Replacement siding can seem like a really great way to make your house look better and avoid the hassles of painting. That’s the big lie.
Replacement siding is almost always nailed right onto the original siding after all of the original architectural features are stripped off. Visually this removes all of the texture the home has and replaces it with a flat, generic, cereal box look. Although I believe this is a primary consideration, others may not.
If aesthetics are not a primary concern for you, consider that more and more, the well-maintained, original fabric of a home brings a premium price when a home is sold. I always wonder why someone puts up synthetic siding and so do appraisers. What kind of nightmare is hiding under that stuff? If the home was not maintained well in the first place, siding will only make the problems worse.
In most cases, replacement siding creates a vapor barrier on the outside of the house, trapping moisture that can’t be seen. These siding materials have a very low permeability rate (moisture cannot get through them). This means that as the warm, moist air inside the home is attracted into the cold exterior walls, the extra layer of siding acts as a vapor barrier preventing it from venting out of the wall.
On the other hand original wood sheathing and wood siding has a much higher permeability rate and there are small gaps under each piece of wood clapboard that allow the moist air to escape. This, as well as rain water, somehow always finds its way behind the siding, continues the rotting problems, and may well damage the structural integrity of the house. Since replacement siding is always a retro-fit, it is difficult to get the siding on tight enough to stop even rain water from entering behind the siding.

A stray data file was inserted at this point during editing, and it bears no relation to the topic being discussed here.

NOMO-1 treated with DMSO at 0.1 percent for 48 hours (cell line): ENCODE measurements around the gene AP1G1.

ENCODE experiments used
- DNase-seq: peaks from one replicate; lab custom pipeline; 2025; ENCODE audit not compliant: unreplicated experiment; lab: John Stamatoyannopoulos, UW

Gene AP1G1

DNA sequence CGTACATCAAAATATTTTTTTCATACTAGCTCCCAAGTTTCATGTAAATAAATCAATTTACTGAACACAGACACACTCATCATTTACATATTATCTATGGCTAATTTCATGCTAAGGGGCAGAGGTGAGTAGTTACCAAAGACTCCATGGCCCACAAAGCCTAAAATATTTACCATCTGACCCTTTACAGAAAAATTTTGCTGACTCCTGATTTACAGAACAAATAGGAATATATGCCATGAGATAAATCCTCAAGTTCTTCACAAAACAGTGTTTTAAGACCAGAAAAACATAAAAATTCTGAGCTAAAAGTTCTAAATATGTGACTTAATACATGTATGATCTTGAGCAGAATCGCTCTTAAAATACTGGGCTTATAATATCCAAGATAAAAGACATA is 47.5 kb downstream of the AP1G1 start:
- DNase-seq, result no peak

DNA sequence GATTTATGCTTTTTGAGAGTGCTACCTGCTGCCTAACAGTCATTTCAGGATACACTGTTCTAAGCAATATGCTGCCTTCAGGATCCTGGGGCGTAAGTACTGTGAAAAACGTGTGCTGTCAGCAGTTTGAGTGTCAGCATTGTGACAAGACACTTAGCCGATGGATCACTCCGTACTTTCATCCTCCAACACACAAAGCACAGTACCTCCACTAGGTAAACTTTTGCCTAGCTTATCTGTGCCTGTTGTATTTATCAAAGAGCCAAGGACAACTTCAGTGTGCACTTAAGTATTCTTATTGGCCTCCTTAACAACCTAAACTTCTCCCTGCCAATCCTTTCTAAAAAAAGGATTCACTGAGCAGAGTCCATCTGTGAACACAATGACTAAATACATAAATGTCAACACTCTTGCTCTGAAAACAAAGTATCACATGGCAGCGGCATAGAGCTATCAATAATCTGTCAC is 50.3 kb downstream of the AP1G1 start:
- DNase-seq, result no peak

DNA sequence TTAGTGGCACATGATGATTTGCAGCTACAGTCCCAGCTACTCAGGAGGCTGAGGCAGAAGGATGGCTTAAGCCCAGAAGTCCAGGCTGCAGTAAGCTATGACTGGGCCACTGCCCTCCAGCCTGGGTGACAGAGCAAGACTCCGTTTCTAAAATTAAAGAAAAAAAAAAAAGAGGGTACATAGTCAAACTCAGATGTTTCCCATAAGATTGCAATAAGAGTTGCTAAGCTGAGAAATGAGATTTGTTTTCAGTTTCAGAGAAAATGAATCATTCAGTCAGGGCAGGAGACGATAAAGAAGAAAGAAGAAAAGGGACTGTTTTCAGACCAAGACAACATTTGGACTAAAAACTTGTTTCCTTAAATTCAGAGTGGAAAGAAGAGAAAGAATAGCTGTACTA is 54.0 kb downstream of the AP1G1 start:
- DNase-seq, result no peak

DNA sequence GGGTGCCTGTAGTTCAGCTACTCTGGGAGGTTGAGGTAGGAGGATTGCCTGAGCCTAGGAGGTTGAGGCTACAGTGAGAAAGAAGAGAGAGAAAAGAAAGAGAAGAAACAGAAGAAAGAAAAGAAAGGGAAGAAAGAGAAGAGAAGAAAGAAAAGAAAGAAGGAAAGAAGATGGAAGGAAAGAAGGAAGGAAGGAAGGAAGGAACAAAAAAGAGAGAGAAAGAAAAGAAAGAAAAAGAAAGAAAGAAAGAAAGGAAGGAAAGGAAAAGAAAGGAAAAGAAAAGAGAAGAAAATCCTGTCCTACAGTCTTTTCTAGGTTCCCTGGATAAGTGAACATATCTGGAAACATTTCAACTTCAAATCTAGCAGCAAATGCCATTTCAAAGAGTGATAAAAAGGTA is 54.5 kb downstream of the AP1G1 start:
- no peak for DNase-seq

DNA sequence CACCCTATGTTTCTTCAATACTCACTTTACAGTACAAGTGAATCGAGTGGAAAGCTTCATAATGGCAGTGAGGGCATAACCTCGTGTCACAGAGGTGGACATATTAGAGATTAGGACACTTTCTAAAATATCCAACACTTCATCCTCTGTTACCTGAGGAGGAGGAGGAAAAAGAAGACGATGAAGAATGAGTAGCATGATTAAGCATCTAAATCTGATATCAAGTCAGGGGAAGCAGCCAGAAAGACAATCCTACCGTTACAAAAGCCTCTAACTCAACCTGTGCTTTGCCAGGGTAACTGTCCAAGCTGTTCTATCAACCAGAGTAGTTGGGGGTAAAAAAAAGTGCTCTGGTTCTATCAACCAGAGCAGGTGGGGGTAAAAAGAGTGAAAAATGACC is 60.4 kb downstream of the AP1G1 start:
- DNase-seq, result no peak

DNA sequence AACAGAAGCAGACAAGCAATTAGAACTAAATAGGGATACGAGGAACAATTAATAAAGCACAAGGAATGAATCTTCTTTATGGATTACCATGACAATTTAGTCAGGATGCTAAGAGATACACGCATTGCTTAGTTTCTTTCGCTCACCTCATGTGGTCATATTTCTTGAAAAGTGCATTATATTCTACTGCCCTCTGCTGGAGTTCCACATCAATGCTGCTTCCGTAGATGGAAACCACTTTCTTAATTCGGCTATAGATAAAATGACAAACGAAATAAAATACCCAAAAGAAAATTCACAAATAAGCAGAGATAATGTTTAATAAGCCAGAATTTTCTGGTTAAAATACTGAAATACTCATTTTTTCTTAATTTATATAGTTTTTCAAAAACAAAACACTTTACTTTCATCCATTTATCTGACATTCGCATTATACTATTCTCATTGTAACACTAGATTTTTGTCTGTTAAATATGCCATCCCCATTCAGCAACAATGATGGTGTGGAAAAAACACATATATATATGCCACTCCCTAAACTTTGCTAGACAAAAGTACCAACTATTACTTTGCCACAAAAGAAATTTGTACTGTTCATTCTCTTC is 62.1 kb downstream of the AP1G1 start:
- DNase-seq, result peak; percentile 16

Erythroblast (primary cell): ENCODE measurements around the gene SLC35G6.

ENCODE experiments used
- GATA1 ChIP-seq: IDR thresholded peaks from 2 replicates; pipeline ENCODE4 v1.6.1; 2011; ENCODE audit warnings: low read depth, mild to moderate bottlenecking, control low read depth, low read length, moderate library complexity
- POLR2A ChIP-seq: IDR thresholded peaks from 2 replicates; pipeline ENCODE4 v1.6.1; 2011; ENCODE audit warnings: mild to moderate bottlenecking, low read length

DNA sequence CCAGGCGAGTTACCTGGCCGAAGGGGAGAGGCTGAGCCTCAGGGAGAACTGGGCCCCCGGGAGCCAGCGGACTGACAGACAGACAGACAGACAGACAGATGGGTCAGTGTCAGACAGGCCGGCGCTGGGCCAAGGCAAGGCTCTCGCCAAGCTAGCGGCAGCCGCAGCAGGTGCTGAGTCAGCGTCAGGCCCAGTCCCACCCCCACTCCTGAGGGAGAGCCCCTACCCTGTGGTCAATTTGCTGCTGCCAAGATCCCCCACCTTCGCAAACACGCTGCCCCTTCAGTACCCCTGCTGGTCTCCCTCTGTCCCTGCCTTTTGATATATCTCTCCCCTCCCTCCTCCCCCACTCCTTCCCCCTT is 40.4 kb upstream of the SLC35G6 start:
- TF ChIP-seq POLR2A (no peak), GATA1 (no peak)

Insects of all variety just love replacement siding; it gives them a moist place to do their damage, sight unseen. Termites are especially attracted to the dampness between the layers of siding.
Nothing is maintenance free or permanent. Within 15 to 25 years the factory paint on the metal products begins to break down and chalk off. At this point the only thing that can be done is to re-paint. Re-painted metal siding starts the painting cycle all over again. Once re-painted, metal siding will need it again in half the time painted wood will. Vinyl siding tends to warp and look distorted over time and will fade. It is very brittle and susceptible to all of the same moisture problems as metal siding.
You may even hear that replacement siding has great insulating qualities. Don’t believe it. The Federal Trade Commission states that replacement siding has little or no insulating value.
So, if the standard for most paint jobs seems to be three to five years and re-painting is needed, what’s a homeowner to do? With the tools we have today, you or your painter can achieve a paint job that will last 12 to 15 years cost effectively.